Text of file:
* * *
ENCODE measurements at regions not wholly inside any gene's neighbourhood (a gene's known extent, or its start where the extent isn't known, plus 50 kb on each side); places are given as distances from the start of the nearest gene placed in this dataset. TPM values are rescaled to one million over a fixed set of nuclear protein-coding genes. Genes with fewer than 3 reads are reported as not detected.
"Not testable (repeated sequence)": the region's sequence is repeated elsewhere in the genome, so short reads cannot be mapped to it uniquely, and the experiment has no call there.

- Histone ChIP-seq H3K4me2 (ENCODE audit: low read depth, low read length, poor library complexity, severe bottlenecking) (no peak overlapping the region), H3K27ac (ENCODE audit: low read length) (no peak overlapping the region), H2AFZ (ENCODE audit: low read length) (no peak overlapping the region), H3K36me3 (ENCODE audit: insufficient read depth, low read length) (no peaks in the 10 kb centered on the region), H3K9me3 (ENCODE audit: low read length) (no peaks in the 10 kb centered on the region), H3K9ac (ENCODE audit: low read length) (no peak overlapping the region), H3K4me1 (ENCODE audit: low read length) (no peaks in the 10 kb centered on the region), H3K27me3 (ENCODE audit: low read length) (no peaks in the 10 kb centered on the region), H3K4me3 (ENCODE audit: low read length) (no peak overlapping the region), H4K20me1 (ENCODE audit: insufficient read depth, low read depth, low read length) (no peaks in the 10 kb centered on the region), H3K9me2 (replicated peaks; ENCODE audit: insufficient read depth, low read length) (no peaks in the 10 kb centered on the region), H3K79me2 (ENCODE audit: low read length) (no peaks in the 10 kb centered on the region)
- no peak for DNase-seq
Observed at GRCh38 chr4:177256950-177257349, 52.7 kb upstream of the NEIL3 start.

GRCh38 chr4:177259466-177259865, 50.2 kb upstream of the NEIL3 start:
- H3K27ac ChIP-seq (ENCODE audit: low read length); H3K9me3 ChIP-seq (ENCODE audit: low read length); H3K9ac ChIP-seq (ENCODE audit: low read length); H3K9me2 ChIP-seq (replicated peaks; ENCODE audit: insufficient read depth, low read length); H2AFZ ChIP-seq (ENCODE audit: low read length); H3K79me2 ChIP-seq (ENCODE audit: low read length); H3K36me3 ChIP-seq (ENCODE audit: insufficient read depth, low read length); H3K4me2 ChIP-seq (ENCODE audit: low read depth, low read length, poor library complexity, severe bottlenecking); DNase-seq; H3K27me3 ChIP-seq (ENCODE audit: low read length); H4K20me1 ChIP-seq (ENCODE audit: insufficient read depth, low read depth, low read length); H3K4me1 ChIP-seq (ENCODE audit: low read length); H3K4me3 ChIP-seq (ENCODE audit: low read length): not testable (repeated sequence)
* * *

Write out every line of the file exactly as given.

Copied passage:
ENCODE measurements at regions not wholly inside any gene's neighbourhood (a gene's known extent, or its start where the extent isn't known, plus 50 kb on each side); places are given as distances from the start of the nearest gene placed in this dataset. TPM values are rescaled to one million over a fixed set of nuclear protein-coding genes. Genes with fewer than 3 reads are reported as not detected.
"Not testable (repeated sequence)": the region's sequence is repeated elsewhere in the genome, so short reads cannot be mapped to it uniquely, and the experiment has no call there.

- Histone ChIP-seq H3K4me2 (ENCODE audit: low read depth, low read length, poor library complexity, severe bottlenecking) (no peak overlapping the region), H3K27ac (ENCODE audit: low read length) (no peak overlapping the region), H2AFZ (ENCODE audit: low read length) (no peak overlapping the region), H3K36me3 (ENCODE audit: insufficient read depth, low read length) (no peaks in the 10 kb centered on the region), H3K9me3 (ENCODE audit: low read length) (no peaks in the 10 kb centered on the region), H3K9ac (ENCODE audit: low read length) (no peak overlapping the region), H3K4me1 (ENCODE audit: low read length) (no peaks in the 10 kb centered on the region), H3K27me3 (ENCODE audit: low read length) (no peaks in the 10 kb centered on the region), H3K4me3 (ENCODE audit: low read length) (no peak overlapping the region), H4K20me1 (ENCODE audit: insufficient read depth, low read depth, low read length) (no peaks in the 10 kb centered on the region), H3K9me2 (replicated peaks; ENCODE audit: insufficient read depth, low read length) (no peaks in the 10 kb centered on the region), H3K79me2 (ENCODE audit: low read length) (no peaks in the 10 kb centered on the region)
- no peak for DNase-seq
Observed at GRCh38 chr4:177256950-177257349, 52.7 kb upstream of the NEIL3 start.

GRCh38 chr4:177259466-177259865, 50.2 kb upstream of the NEIL3 start:
- H3K27ac ChIP-seq (ENCODE audit: low read length); H3K9me3 ChIP-seq (ENCODE audit: low read length); H3K9ac ChIP-seq (ENCODE audit: low read length); H3K9me2 ChIP-seq (replicated peaks; ENCODE audit: insufficient read depth, low read length); H2AFZ ChIP-seq (ENCODE audit: low read length); H3K79me2 ChIP-seq (ENCODE audit: low read length); H3K36me3 ChIP-seq (ENCODE audit: insufficient read depth, low read length); H3K4me2 ChIP-seq (ENCODE audit: low read depth, low read length, poor library complexity, severe bottlenecking); DNase-seq; H3K27me3 ChIP-seq (ENCODE audit: low read length); H4K20me1 ChIP-seq (ENCODE audit: insufficient read depth, low read depth, low read length); H3K4me1 ChIP-seq (ENCODE audit: low read length); H3K4me3 ChIP-seq (ENCODE audit: low read length): not testable (repeated sequence)